The Sleeve

Then the good thing about it is you can sleeve it all. Now the sleeve that we’re talking about is a solid core. It’s all the way protected. It’s really strong, really flexible. And you can just slide that over the copper before you weld it. And then the other stuff you use is the split corrugation. So that will push over a tee nicely. There’s no way of falling off or anything. That’s why we like using it.

But there is a hard thing that you’ve got to weld that tee in position sometimes. So most times you can take out that whole section, weld it all up in the vice, and then put it back. And you’ve only got maybe one or two joints to weld up at the end. Now it’s a lot harder because you’ve got to protect the camper trailer from the heat. So sometimes, you got to figure that out because the last thing you want to do is burn something or singe some paint off or something like that. So it is a bit more difficult, but if you weld it, it’s sort of future proof, especially if you’re pulling it over rough stuff.

Welded vs. Flared

If we were to do this job using flared fittings, we’d need 11 flared fittings. But because we’ve welded everything, it’s brought it down to 2. So only those two joints that you got to worry about that may leak. If you don’t believe me, where do we get 11 from? Well, there are 3 bayonets/ Then you’ve got two tees, which is another 3 for each one of those, so up to 9 now. Then there’s 1 on the hot plate. You need to have one on the hot plate because you got to remove it in the future for servicing or something like that. And there’s 1 under the gas regulators. So that brings us up to 11.

Now we’ve got rid of all the tees, the flares, and all that stuff for the bayonet. So the only 2 left are one for the hot plate, which you’ve got to remove anyway, and one for the gas regulator. Now the good thing about that is they’re both accessible, especially the gas regulator. You can see it when you turn the bottles on and you can smell it. It’s right there. You’re going to pick it up pretty quickly if something’s happened under there. You can spray it with soapy water right there, easy to do so.

But if you are going underneath checking these things, you’re not going to smell it. LPG leaks down. It’s heavier than air, and it just goes down like that.

Set Up

We’ll just show you the set up for this Adventure Kings MT1, just the hot plate because everyone knows how the bayonet and the Joolcas hook up. We’ve got other videos about that. What we like about these setups is it got stacks of room, so you can actually store the gas hose in here. It’s not taking up anymore room in your camper, keeps it nice and dust free. So once the kitchen is pulled out, all you got to do is take the dust cap off. And then on the other side, you can see the male fitting that’s for the quick release. Now it’s quite difficult to get it in there because we had 20 ml gap at the back of the drawer. And there was probably about another 30-40 on top of the drill. So we had to try to get it on this angle. It was important that when it slid back, it didn’t hit anything.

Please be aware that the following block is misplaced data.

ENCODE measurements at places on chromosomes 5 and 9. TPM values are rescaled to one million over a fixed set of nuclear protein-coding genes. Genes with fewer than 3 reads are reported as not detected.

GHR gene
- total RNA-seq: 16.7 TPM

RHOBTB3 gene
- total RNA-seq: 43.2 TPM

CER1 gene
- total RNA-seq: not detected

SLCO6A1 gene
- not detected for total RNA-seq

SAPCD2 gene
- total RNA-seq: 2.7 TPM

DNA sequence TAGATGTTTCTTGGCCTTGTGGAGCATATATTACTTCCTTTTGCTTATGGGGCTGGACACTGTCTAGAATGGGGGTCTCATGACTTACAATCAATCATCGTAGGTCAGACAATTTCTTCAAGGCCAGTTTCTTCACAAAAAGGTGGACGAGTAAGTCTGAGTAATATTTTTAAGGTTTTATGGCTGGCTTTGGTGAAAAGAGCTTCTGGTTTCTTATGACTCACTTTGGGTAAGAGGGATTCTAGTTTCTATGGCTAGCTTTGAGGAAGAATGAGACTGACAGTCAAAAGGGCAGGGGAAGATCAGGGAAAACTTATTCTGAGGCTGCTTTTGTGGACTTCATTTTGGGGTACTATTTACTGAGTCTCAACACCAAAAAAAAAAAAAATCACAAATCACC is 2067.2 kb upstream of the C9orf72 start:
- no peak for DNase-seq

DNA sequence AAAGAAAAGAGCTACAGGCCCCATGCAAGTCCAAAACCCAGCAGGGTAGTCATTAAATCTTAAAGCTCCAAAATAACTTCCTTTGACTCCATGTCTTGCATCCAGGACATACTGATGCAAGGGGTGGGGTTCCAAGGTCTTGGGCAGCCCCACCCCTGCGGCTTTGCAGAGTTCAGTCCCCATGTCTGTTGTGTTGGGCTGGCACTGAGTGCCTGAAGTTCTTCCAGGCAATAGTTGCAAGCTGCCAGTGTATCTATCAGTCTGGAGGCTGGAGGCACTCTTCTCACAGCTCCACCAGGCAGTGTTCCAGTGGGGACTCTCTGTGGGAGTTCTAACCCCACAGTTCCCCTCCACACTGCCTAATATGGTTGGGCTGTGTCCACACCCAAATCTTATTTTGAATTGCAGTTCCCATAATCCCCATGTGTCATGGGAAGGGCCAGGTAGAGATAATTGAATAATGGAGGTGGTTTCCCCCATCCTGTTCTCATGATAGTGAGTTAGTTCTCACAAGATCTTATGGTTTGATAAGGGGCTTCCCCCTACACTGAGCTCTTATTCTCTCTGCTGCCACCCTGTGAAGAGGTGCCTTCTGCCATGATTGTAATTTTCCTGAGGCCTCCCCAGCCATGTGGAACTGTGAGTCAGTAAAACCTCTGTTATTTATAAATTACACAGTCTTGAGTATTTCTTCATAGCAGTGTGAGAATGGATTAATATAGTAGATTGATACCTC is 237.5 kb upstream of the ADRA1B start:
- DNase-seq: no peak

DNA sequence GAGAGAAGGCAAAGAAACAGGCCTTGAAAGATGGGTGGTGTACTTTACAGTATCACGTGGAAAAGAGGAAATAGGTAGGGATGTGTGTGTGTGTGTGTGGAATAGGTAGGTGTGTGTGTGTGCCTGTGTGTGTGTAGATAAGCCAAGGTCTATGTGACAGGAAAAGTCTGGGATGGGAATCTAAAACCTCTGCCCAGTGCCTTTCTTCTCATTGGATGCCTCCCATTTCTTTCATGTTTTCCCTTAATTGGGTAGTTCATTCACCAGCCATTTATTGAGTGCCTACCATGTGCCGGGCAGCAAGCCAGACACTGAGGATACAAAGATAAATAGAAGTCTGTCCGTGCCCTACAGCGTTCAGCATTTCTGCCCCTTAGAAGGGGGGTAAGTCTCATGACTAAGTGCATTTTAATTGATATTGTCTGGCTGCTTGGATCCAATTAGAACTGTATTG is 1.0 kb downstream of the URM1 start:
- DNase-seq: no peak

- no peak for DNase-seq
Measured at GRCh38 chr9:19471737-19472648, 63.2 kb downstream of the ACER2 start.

So setting it up, testing it a couple times, making sure that’s all right took a bit of time, but now it’s in there. It’s rock solid, not going to move. And easy to set up. You just need to plug the gas hose to the bayonet. Then connect the other end to your cooker and it is all connected, ready to go. So super easy to do. And then you can light it up, make sure your gas bottle’s on. And to take it out, you can unplug from either end. It doesn’t matter because no gas is going to leak. That’s why we love it when the kids can hook it up for their mum. And then you can just roll up the hose and stick it back in the hot plate.

The Bayonets and Gas Pipes

We show you in the video a closeup of the bayonets as well as what it looks like underneath. See how neat that all looks. So that’s all welded tees and everything. And then see how we folded it around. We couldn’t go through the chassis, so we had to duck it under there, but there’s going to be something that will protect from the rocks. We brought it all the way up over. And then you can see on the other side, all important gas certificate saying it’s all legit. The other bayonet is for the Joolca water system. The reason we stuck it there instead of on the side is because you’re walking past this all the time. Now he’s thinking about maybe putting one of the Joolca brackets up there. Then the gas hose can sort of come out and then come up next to the box, and it won’t be sort of sticking out. So it’s good to think about that sort of stuff.

The Joints

You can see there’s the welded joint there. It’s all gone over, all good. Also, we show you inside the gas box too. It’s got the all important reflective sticker for the firemen, so they know that there’s something dangerous in there if they do come across it on the side of the road. It’s also got the badge and the new regulator. So there’s really the only one joint that you got to worry about, easy to spray and also you can smell it. It’s got all the vents in the bottom of the box, and he’s made this wood surround that goes over and locks it in place. Also, you really need this label here, that tells people not to put batteries in there. Because you could easily fit a battery powered chainsaw or something in there, but you have to keep any of that stuff out. Put your toilet chemicals in there or something.

Anyway, that’s the build. If you’ve got one of these Adventure Kings and you’re in WA, give us a call if you want us to do it. If you’re in the other states, show the guys a video and say, “I just want exactly what this guy has done,” if that’s what you’re after.